I kissed Lynn, held her hand and said ‘Thank you for our wonderful life together’: John Stapleton reveals grief in first interview since the death of his wife, who gave voice to the powerless
- Former Watchdog presenter Lynn Faulds Wood died aged 72 last month
- She had suffered a stroke that was caused by an immune system disorder
- Husband John Stapleton speaks of his grief in an exclusive Daily Mail interview
Right until the end she was buoyant and optimistic; cheerfully thanking others, ceding nothing to despair or self-pity.
Campaigner, consumer champion and TV presenter Lynn Faulds Wood, who has died of a stroke, seemed for years to be invincible.
‘S**t happens. It’s what you do next that counts,’ was the axiom she lived by.
When she had bowel cancer diagnosed 32 years ago and was given a 30 per cent chance of survival, her riposte was to defy the prognosis and use her skills as an investigative journalist to study the disease and its treatment.
Had she survived the stroke that finally floored her last month, she would doubtless be researching and raising awareness of the autoimmune condition that precipitated it.
Lynn’s death was sudden and unexpected, John Stapleton says in an exclusive interview with the Mail, describing how she applauded NHS workers and personally thanked the medics who helped her the night before she died
John Stapleton and Lynn Faulds Wood on their wedding day in 1977.
Instead, her widower, broadcaster John Stapleton, is taking up the baton.
Lynn’s death was sudden and unexpected, he says in an exclusive interview with the Mail, describing how she applauded NHS workers and personally thanked the medics who helped her the night before she died.
‘We live in a lovely community where every Thursday evening since lockdown we’ve gone out to a three-acre patch of land near our homes and gathered — at appropriate social distances — in a big circle,’ he says.
‘Someone organises music, then we clap for the NHS and care workers. Lynn was clapping and chatting as enthusiastically as ever.
‘Then we came back inside, watched a film, and at about 10pm she tried to get up from the sofa and collapsed.
‘I said we should call 111 but, typically, she didn’t want to make a fuss. She said other people needed resources more than she did.
‘Then we noticed her left foot was pointing inwards at an odd angle. I persuaded her to call St Thomas’ Hospital, where she was being treated for antiphospholipid syndrome (APS), an immune system disorder that raises the risk of blood clots, strokes and heart attacks.
John recalls how Lynn’s pregnancy, after years of trying, was a wonderful surprise. Nick (pictured above with Lynn) was born by emergency C-section on the day of the Great Storm of 1987
They called 999 and the ambulance came very quickly. Two paramedics did tests.
They said she had a blood clot on the right-hand side of her brain which had caused the malfunction on her left side.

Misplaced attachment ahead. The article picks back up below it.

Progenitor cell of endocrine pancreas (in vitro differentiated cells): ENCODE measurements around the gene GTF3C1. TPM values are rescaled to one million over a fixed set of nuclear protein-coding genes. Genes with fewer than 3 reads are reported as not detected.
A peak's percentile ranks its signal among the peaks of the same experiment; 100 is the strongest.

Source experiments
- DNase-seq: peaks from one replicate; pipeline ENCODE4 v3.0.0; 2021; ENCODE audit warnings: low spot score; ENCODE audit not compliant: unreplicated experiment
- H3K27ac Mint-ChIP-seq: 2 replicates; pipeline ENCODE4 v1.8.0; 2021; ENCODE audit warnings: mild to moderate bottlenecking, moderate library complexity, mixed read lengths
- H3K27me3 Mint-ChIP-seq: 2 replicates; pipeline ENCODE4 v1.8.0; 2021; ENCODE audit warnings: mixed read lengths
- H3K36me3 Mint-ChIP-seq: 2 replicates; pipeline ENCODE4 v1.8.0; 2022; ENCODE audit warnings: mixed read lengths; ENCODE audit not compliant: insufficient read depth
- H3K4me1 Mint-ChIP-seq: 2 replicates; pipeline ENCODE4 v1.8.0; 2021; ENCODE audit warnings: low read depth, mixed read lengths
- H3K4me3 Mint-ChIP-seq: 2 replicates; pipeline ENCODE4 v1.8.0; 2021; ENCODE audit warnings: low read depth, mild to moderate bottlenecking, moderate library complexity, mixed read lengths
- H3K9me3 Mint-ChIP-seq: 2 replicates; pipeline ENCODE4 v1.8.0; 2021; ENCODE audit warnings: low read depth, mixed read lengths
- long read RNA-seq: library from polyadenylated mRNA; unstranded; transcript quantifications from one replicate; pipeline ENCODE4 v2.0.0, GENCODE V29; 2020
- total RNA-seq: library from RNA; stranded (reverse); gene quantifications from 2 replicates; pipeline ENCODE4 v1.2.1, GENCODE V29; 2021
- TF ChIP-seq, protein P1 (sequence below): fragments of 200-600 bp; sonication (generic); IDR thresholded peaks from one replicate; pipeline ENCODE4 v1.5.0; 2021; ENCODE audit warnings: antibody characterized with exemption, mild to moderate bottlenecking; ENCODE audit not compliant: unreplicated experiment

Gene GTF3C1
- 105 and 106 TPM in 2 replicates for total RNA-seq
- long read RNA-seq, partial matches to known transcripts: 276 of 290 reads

‘They blue-lighted her to Charing Cross Hospital but I wasn’t allowed to go with her because of the Covid-19 restrictions, which I fully understood.
‘After a couple of hours I called the hospital and the doctor said there were hopeful signs, because when Lynn was admitted she’d been talking to the staff, thanking them for looking after her and giving them a thumbs-up sign.
‘The doctor said she’d had a big bleed on the brain. Then I got a call at 3am, saying: “You’d better come in.”
‘Lynn was unconscious. I talked to her but she didn’t respond. In fact, she never regained consciousness.
‘I kissed her. I held her hand and said: “Thank you for our wonderful life together and for all you’ve done.” We’d been together nearly 50 years. I knew it was over. It was just a matter of waiting.
Lynn Faulds Wood is pictured above on the set of the show ‘Watchdog’, July 1985
‘I cried, but not uncontrollably. And I phoned our [only] son Nick. He and his wife Lise raced over from their home in the East End and we were all there together when eight hours later, at midday on April 24, Lynn died. She was 72.
‘Nobody but me knew her age until then,’ John says with a smile. ‘She never celebrated her birthday. Our friends used to joke about it. I think she believed people wouldn’t employ her as an older woman, but actually, she was employed constantly.
‘The other thing was her make-up. She didn’t want anyone to see her without her face on, even if she was taking the milk off the doorstep.’
Tall and slender, Lynn retained her soft Scottish burr — she was born in Glasgow and raised near Loch Lomond — and favoured bright clothes teamed with bold statement jewellery.
John would buy her an Ayala Bar necklace every Christmas: they became her trademark.
John has received 300 letters and 70,000 tweeted condolence messages after Lynn died.
But what made her exceptional was her altruism, which, allied with a compulsion to change the world for the better, made her inexorable.
‘She had a burning desire to help people, to make a difference,’ says John. ‘She was unstoppable.